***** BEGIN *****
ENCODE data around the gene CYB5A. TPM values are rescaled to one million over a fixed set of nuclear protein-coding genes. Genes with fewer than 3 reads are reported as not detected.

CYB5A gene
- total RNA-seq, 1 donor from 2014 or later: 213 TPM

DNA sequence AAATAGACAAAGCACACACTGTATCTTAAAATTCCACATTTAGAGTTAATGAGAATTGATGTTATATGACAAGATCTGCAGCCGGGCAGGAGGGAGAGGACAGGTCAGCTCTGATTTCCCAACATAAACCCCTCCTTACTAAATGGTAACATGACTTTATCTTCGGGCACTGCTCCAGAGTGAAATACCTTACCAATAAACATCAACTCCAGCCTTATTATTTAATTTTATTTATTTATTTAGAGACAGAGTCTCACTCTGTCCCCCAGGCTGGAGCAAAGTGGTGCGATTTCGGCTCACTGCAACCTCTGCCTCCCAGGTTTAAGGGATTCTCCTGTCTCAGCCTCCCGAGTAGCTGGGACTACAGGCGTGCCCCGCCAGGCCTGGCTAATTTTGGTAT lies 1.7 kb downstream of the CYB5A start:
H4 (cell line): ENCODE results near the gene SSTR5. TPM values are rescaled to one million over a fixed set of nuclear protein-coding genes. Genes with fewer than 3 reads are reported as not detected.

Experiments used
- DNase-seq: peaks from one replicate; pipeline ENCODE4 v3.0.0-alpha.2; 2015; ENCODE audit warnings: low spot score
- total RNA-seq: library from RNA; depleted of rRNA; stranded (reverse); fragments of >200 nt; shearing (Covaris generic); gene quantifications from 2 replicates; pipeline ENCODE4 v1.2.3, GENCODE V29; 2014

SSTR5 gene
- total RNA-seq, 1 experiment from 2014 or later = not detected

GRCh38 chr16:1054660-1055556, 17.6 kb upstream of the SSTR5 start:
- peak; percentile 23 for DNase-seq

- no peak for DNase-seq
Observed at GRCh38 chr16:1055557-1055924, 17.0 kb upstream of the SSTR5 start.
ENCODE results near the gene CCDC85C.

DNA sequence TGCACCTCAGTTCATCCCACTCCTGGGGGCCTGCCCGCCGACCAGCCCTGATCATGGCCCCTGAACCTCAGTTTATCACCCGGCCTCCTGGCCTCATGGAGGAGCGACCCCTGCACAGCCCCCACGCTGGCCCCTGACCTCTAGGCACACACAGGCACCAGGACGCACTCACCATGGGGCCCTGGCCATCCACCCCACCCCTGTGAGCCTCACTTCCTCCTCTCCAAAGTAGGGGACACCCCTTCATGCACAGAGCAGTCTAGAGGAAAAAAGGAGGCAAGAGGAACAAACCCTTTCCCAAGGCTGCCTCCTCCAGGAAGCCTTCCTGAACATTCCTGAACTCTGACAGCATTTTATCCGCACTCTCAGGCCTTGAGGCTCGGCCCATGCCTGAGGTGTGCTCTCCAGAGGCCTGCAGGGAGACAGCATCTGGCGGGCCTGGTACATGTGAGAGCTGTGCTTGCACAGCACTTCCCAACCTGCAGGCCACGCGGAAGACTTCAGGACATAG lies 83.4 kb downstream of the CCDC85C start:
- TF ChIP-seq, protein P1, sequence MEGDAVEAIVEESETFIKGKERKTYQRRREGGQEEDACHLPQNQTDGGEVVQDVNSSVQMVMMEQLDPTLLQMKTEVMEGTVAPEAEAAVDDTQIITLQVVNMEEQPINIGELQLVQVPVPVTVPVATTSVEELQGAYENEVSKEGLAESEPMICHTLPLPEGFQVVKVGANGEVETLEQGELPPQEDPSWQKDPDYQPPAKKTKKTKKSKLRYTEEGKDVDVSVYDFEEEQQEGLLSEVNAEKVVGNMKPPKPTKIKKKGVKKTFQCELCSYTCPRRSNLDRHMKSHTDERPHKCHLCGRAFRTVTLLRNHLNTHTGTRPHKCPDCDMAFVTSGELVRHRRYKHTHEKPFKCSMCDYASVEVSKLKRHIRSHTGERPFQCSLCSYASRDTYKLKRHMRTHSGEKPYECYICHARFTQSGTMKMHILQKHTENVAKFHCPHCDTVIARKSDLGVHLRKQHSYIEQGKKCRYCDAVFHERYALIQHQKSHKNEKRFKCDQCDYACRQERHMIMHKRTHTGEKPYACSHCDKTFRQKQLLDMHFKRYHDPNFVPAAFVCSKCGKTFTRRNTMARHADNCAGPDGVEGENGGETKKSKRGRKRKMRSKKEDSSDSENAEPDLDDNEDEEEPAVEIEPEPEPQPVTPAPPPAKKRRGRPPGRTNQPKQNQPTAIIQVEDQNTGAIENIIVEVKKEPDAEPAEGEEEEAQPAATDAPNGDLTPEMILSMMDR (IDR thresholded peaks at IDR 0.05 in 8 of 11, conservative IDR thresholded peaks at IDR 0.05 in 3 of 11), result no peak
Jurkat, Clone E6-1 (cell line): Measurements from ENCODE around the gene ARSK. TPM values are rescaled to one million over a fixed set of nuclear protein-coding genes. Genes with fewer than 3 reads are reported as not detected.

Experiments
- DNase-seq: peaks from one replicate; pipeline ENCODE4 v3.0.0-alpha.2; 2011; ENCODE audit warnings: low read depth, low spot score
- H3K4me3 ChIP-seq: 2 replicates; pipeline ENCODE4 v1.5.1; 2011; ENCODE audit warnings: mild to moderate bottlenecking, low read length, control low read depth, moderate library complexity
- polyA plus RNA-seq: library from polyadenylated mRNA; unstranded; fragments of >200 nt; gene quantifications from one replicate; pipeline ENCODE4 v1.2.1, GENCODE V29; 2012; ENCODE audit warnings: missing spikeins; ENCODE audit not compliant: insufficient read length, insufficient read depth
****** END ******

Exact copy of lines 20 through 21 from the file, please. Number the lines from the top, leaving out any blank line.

- DNase-seq: peaks from one replicate; pipeline ENCODE4 v3.0.0-alpha.2; 2011; ENCODE audit warnings: low read depth, low spot score
- H3K4me3 ChIP-seq: 2 replicates; pipeline ENCODE4 v1.5.1; 2011; ENCODE audit warnings: mild to moderate bottlenecking, low read length, control low read depth, moderate library complexity